Thursday 19th October 2017,
The Transcript

State representative inspires at talk

By Evan Walsh, Chief Copy Editor

On Nov. 8, 2016, Donald J. Trump was elected as the 45th president of the United States. Ilhan Omar, a Somali-American woman and follower of Islam, was elected to her state’s legislature that same day.

As part of the Butler A. Jones Lecture Series, Omar shared her story as an immigrant and a public servant with the Ohio Wesleyan community and friends of the uni- versity this past Tuesday.

Fleeing the violence of a civil war in her native Somalia, Omar and her family came to the United States in 1995.

Like so many people who come to America in search of a better life, Omar imagined that she, too, would be afforded those opportunities necessary to make her dreams and her family’s vision a reality. But as she grew up, her faith in an “American Dream” would be tested.

Omar said that most of the time she felt welcome and accepted as she made a new home in Minneapolis, Minnesota. However, there were times where people did not respect her because they were intolerant of her religious identity, ethnic identity or gender.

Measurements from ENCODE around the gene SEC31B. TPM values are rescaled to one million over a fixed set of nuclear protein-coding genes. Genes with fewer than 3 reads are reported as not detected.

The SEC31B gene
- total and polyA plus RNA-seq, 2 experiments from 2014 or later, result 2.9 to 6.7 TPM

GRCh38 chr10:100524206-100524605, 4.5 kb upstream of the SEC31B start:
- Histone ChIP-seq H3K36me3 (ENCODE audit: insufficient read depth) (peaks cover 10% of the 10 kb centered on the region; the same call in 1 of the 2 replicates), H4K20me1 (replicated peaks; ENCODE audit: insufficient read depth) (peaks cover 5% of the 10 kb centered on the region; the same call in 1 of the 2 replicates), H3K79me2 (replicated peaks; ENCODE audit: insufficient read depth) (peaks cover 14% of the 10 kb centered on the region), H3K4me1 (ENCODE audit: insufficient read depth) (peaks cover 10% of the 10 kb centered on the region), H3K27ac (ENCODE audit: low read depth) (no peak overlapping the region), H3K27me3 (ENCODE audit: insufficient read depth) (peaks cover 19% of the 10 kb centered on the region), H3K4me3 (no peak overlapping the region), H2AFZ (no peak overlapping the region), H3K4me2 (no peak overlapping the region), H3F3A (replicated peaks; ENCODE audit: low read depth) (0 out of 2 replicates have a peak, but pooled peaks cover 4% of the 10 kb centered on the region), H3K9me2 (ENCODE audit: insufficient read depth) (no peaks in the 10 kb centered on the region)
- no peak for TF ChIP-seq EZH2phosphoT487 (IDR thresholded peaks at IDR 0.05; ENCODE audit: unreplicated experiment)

She recalled one experience where she had her hand raised to answer a math problem on the board at the front of her class. She was the only one who knew it, yet her teacher was unwilling to let her answer.

That did not stop her. Rather than remain silent and let the class continue, Omar got up and made her way to the board where she wrote out the answer to the problem.

She said she believes that that kind of strong, independent attitude has made it possible for her to face the injustices she sees and experiences everyday as a minority.

In addition to all that she has accomplished in her public and private lives, Omar’s example has inspired and given hope to so many that identify with her and the message of a more equal America that she is fighting for.

Quoting the ancient Greek philosopher Solon, Omar said, “Wrongdoing can only be avoided if those who are not wronged feel the same indignation at it as those who are.”

That message resonated with Omar Hashi, a Columbus resident with degrees from Ohio State University in both political science and international studies

“As Somalis, and as immigrants in the Trump era we look at Ilhan Omar and see a beacon of hope,” Hashi said.

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